In this full-day workshop, teachers will have the opportunity to explore how media and information literacy may be integrated across the curriculum and enhance existing learning activities. Teachers will develop a stronger understanding of the needs and definitions of media and information literacy and practice the analysis and application of decoding frameworks. By the end of this workshop, teachers will have specific resources and strategies for integrating media and information literacy into their curriculum and have the opportunity to develop a plan and receive feedback from colleagues.
While educational video games have existed for decades (many people of my generation may have fond memories of playing Where in the World is Carmen Sandiego  or Oregon Trail ), “gamification” as a concept has arisen just in the past ten years. Although “gamified” educational applications have been widely embraced in many school settings, in the gaming world and within the fields of games studies and user interface (UX) design, gamification has been quite controversial and subject to harsh criticism. This project aims to develop a better understanding of the controversy and criticism of gamification through engaging in scholarship from several disciplines including educational technology, games studies, psychology, and dark patterns (or deceptive design). Through this research, I hope to develop the tools necessary to analyze how educational games or “gamified” educational apps employ “dark patterns” and manipulative design practices.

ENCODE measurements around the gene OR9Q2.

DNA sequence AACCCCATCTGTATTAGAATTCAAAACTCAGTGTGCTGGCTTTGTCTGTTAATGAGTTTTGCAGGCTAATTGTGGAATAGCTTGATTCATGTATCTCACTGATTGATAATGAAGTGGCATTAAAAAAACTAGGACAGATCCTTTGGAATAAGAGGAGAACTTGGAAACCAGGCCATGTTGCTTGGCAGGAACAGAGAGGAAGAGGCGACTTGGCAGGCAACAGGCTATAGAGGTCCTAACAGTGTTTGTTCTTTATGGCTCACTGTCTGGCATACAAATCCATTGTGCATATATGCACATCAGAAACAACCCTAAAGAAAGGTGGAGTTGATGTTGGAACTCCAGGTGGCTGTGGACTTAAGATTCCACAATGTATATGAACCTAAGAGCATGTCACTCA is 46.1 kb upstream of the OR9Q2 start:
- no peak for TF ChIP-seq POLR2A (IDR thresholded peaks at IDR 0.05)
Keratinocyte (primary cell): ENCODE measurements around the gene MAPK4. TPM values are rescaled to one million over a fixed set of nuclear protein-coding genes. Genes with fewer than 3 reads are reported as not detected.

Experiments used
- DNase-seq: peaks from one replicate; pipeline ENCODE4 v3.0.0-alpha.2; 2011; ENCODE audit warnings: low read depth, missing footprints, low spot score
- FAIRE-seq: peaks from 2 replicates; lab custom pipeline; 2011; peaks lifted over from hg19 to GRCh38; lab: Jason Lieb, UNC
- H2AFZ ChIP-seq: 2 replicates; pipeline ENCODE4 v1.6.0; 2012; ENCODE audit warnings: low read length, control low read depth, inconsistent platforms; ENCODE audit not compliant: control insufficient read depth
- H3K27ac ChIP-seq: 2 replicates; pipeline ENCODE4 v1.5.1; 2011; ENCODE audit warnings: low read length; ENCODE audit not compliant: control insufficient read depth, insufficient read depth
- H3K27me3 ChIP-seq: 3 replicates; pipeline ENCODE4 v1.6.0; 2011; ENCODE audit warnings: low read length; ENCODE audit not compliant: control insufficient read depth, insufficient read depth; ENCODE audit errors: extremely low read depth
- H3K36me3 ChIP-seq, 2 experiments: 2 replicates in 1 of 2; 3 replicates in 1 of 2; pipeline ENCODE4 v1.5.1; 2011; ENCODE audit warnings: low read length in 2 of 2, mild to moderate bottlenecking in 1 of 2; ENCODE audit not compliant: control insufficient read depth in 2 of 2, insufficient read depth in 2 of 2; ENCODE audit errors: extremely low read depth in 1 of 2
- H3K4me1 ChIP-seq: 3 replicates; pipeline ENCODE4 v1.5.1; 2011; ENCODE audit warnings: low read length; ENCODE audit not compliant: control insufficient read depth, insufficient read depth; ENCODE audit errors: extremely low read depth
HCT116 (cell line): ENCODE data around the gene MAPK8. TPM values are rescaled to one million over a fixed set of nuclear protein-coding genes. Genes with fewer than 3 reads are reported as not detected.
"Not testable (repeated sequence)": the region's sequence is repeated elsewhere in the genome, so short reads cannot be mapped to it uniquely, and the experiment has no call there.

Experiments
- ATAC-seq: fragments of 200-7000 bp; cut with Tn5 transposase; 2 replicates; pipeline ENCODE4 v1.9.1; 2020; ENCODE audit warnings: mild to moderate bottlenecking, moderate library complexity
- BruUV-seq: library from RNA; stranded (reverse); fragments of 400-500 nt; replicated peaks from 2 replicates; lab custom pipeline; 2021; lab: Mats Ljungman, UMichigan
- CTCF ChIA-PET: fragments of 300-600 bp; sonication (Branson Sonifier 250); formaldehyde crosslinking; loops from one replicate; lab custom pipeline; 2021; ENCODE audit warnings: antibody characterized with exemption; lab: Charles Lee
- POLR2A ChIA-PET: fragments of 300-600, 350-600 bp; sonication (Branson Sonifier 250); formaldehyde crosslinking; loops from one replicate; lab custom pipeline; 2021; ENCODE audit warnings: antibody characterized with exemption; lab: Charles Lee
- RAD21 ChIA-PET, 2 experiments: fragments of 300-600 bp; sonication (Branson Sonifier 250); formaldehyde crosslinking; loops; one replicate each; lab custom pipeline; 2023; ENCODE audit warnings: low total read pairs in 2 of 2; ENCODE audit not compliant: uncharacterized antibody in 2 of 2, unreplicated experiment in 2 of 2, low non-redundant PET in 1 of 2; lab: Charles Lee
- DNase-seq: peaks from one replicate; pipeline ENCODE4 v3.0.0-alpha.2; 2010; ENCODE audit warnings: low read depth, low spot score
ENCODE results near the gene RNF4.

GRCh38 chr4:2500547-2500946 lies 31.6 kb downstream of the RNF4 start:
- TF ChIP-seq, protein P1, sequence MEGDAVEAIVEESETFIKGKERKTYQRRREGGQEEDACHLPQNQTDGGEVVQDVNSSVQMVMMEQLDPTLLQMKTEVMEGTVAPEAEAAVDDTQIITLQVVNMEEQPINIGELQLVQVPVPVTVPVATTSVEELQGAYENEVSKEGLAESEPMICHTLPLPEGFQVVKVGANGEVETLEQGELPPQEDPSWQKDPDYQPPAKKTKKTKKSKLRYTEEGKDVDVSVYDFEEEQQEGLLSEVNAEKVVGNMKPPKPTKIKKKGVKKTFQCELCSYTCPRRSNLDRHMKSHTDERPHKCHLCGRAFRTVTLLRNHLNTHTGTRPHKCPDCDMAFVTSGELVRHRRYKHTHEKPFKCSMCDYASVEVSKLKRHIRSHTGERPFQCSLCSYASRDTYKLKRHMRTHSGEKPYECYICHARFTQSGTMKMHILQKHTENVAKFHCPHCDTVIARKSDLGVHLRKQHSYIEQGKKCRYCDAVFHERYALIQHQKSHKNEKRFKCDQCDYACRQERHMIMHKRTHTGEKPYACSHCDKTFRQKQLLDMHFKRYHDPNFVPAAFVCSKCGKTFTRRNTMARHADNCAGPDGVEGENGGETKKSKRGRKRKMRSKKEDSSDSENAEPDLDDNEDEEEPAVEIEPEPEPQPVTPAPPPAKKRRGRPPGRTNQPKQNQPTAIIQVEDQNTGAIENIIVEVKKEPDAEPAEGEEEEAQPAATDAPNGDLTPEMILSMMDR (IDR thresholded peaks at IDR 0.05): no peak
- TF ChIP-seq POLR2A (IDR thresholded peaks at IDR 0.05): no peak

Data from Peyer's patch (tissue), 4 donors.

This project aims to invite educational leaders and administrators to adopt an inquiry stance to the challenge of integrating media and information literacy into our core instruction and curriculum. Like many public school districts, there is not a comprehensive approach to media and information literacy instruction. Our district is currently writing our K-12 library and information skills learning goals based on the AASL Standards Framework for Learners. However, these standards and learning goals will likely still face the challenges of being perceived as something “extra.” With this in mind, the goal of this workshop is to engage colleagues into generating questions and brainstorming opportunities for media and information literacy instruction across the curriculum.